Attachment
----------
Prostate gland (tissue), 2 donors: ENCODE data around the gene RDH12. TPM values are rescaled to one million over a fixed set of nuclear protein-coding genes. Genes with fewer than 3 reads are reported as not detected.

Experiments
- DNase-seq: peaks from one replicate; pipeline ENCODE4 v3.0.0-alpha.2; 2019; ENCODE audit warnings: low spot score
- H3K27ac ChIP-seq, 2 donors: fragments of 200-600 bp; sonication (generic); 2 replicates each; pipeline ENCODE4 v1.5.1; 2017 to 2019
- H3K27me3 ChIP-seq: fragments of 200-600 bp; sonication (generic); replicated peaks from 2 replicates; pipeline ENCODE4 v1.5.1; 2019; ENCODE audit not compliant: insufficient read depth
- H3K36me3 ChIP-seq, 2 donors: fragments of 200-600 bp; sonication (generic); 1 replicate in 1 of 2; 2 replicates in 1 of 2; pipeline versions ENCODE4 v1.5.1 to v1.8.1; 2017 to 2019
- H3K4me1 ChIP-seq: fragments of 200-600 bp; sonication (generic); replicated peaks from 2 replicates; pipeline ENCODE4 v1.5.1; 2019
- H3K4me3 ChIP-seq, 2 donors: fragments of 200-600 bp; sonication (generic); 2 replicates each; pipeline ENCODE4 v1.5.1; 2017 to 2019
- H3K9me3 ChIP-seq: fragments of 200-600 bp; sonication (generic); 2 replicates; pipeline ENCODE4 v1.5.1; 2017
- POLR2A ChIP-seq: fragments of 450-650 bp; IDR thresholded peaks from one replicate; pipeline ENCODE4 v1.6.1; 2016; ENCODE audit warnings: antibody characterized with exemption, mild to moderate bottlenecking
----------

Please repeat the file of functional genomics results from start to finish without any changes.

Prostate gland (tissue), 2 donors: ENCODE data around the gene RDH12. TPM values are rescaled to one million over a fixed set of nuclear protein-coding genes. Genes with fewer than 3 reads are reported as not detected.

Experiments
- DNase-seq: peaks from one replicate; pipeline ENCODE4 v3.0.0-alpha.2; 2019; ENCODE audit warnings: low spot score
- H3K27ac ChIP-seq, 2 donors: fragments of 200-600 bp; sonication (generic); 2 replicates each; pipeline ENCODE4 v1.5.1; 2017 to 2019
- H3K27me3 ChIP-seq: fragments of 200-600 bp; sonication (generic); replicated peaks from 2 replicates; pipeline ENCODE4 v1.5.1; 2019; ENCODE audit not compliant: insufficient read depth
- H3K36me3 ChIP-seq, 2 donors: fragments of 200-600 bp; sonication (generic); 1 replicate in 1 of 2; 2 replicates in 1 of 2; pipeline versions ENCODE4 v1.5.1 to v1.8.1; 2017 to 2019
- H3K4me1 ChIP-seq: fragments of 200-600 bp; sonication (generic); replicated peaks from 2 replicates; pipeline ENCODE4 v1.5.1; 2019
- H3K4me3 ChIP-seq, 2 donors: fragments of 200-600 bp; sonication (generic); 2 replicates each; pipeline ENCODE4 v1.5.1; 2017 to 2019
- H3K9me3 ChIP-seq: fragments of 200-600 bp; sonication (generic); 2 replicates; pipeline ENCODE4 v1.5.1; 2017
- POLR2A ChIP-seq: fragments of 450-650 bp; IDR thresholded peaks from one replicate; pipeline ENCODE4 v1.6.1; 2016; ENCODE audit warnings: antibody characterized with exemption, mild to moderate bottlenecking